Nyege Nyege: Sell-out crowd at ‘immoral’ Ugandan music festival

The music carried on throughout the day and night

Thousands of revellers from across East Africa and the world have gathered for Uganda’s Nyege Nyege festival which was allowed to go ahead despite a threat to ban it because of “immorality”.

Critics including several MPs and the speaker of parliament described it as a “breeding ground for sexual immorality” and “homosexuality”.

But some say the threat boosted ticket sales to the electronic music festival.

“The excitement is up in the roof,” Zawedde Patricia Zoe told the BBC.

“It’s just people getting together and having fun with each other,” she said from the festival, which is set at the scenic Itanda Falls on the banks of the River Nile.

It has a “wild-party-in-the-jungle feeling”, she said, adding that it was a great relief to go to this kind of festival after two years of lockdown.

She thought the controversy was due to the generational divide between the young people who attend the festival and Uganda’s politicians, who are generally older.

However, not all of Uganda’s politicians were opposed to the festival – Deputy Prime Minister Rebecca Kadaga was filmed dancing there.

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The festival takes place on the banks of the River Nile

In order to get permission to proceed with the festival, the organisers had to ensure there were no sex orgies, nudity, vulgar language, songs, expressions or gestures. Under-18s were not allowed.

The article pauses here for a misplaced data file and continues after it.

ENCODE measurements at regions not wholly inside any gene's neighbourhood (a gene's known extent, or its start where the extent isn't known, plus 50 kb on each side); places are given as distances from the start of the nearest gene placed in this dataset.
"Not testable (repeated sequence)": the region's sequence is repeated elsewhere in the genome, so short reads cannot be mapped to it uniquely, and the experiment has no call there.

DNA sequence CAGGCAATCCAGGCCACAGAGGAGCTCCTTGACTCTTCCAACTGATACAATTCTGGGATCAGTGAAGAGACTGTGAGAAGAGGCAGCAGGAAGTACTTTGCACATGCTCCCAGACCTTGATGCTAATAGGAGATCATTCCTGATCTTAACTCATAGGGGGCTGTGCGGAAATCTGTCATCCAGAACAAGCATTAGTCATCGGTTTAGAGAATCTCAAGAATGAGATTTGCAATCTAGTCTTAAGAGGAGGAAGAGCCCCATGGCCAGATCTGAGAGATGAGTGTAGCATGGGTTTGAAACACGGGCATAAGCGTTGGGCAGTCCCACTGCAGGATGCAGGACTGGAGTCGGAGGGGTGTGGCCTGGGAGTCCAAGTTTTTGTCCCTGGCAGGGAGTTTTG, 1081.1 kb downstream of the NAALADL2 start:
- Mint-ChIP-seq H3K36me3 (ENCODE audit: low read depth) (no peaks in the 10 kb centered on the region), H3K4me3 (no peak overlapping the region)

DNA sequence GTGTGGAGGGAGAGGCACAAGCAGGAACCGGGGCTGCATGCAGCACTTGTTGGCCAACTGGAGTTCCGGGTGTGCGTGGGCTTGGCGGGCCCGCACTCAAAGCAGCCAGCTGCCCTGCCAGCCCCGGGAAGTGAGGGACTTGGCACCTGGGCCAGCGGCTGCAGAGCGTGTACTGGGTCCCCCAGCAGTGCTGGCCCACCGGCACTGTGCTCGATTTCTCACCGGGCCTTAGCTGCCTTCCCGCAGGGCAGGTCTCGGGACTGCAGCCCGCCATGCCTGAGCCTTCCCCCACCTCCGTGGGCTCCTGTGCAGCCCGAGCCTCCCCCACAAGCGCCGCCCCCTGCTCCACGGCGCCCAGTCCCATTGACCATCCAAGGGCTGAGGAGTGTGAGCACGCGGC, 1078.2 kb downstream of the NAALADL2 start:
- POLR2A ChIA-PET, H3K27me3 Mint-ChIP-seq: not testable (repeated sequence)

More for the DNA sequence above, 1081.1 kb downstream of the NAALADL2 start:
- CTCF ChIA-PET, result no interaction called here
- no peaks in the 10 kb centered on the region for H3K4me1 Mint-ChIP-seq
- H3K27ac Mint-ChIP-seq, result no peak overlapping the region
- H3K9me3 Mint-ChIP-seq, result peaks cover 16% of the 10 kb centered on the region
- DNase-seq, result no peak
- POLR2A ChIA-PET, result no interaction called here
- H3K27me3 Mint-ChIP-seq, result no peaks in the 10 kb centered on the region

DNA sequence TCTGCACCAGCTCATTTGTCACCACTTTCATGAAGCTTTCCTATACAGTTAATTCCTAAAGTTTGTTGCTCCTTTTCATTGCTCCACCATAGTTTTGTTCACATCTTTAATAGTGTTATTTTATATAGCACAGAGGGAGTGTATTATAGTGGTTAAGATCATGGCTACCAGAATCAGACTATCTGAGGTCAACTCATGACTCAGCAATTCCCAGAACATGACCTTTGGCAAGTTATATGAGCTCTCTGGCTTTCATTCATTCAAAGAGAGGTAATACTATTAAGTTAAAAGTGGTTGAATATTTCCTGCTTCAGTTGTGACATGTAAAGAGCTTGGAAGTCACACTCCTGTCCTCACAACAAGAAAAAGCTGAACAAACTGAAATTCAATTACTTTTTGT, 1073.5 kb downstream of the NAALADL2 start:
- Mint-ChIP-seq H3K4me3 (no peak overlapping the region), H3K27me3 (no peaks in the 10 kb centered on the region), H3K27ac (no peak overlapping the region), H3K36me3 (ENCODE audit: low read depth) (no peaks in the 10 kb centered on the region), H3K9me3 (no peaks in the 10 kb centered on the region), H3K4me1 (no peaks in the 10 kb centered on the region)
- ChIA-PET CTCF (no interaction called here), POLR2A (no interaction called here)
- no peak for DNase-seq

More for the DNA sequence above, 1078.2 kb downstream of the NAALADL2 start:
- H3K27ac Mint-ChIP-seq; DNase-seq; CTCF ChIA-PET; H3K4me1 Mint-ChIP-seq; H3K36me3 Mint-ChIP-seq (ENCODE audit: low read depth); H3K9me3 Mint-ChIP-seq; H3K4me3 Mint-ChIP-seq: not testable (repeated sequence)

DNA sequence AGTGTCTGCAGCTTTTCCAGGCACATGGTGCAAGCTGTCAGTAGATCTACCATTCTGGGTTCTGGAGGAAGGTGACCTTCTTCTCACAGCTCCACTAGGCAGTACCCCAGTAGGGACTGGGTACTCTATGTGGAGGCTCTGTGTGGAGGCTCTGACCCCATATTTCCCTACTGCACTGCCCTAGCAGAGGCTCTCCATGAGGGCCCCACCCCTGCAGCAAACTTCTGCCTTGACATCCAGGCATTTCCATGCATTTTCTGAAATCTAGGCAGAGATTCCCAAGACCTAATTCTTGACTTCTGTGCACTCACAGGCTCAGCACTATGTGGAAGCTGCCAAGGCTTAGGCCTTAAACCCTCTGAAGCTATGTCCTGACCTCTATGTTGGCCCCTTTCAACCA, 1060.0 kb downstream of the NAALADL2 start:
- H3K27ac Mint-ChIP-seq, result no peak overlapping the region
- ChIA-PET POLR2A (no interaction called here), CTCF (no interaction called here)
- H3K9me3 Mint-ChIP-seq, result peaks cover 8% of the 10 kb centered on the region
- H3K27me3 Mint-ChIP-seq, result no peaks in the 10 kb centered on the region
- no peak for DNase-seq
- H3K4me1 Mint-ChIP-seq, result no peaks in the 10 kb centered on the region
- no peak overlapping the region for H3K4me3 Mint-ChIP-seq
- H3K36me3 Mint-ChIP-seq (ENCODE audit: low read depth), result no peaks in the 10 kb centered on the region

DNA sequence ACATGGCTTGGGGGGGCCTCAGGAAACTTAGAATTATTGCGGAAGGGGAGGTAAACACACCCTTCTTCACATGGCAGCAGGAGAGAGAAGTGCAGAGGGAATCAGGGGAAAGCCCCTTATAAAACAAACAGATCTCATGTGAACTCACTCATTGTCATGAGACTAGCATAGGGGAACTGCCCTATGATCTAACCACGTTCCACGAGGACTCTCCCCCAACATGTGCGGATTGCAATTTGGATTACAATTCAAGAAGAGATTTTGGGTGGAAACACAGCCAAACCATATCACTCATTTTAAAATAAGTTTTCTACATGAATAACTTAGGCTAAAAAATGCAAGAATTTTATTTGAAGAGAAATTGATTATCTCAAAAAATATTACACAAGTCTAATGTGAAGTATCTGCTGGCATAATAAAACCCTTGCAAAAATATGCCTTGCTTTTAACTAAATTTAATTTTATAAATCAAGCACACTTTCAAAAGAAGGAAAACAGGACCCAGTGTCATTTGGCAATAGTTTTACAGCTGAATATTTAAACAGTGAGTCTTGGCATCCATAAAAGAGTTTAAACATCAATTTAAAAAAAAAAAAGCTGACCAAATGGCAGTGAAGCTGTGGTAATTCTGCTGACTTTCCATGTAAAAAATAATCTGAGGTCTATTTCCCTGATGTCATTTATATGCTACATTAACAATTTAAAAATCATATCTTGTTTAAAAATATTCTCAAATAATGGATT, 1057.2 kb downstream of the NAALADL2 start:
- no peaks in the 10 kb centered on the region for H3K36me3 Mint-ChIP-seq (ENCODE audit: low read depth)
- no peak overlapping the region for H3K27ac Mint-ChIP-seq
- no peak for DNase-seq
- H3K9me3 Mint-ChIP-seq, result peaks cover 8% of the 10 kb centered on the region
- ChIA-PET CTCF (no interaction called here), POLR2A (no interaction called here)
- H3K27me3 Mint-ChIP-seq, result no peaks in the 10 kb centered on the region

Bernard Ewalu Olupot has attended the festival every year and he told the BBC he had never seen any sexual immorality or orgies. He said he didn’t know why there were calls for it to be banned, saying they were “ill-informed”.

“This is the one time when Ugandans and the rest of the world get together in Uganda and there’s no distinction between who comes from where – it’s a wonderful thing,” he said.

He added that by attracting so many foreign tourists, it was good for Uganda’s economy – a point also made by Uganda’s Tourism Minister Martin Magara during the parliamentary debate earlier this month.

One British man told the AFP news agency that he had never heard of the festival until the threat to ban it.

“It is my first time in Africa. I didn’t expect this much, the huge fan presence, the greenery, the waterfalls and hospitality,” said engineer David Kempson, aged 31.

Ugandan musician Cinderella Sanyu (C) performs on stage with her band at Nyege Nyege festival at the Itanda Falls on second day of Nyege Nyege festival, the annual four-day international music festival, in Jinja, on September 16, 2022.
Uganda’s Cindy Sanyu is among the best known of the artists who performed

Tickets for the four-day festival have sold out on its website, which says more than 150 artists from across Africa and Europe were playing across its four stages.

Up to 12,000 people have attended, including 5,000 foreign tourists, AFP reports.

Nyege nyege means dance in the local Luganda language but has sexual connotations in East Africa’s most commonly spoken tongue, Swahili.

Ugandan Nyege Nyege festival-goers enjoy music played by Lady Hash at the Itanda Falls on the Day two of Nyege Nyege festival, the annual four-day international music festival, in Jinja, Uganda on September 16, 2022
Some say the threat to ban the festival boosted ticket sales

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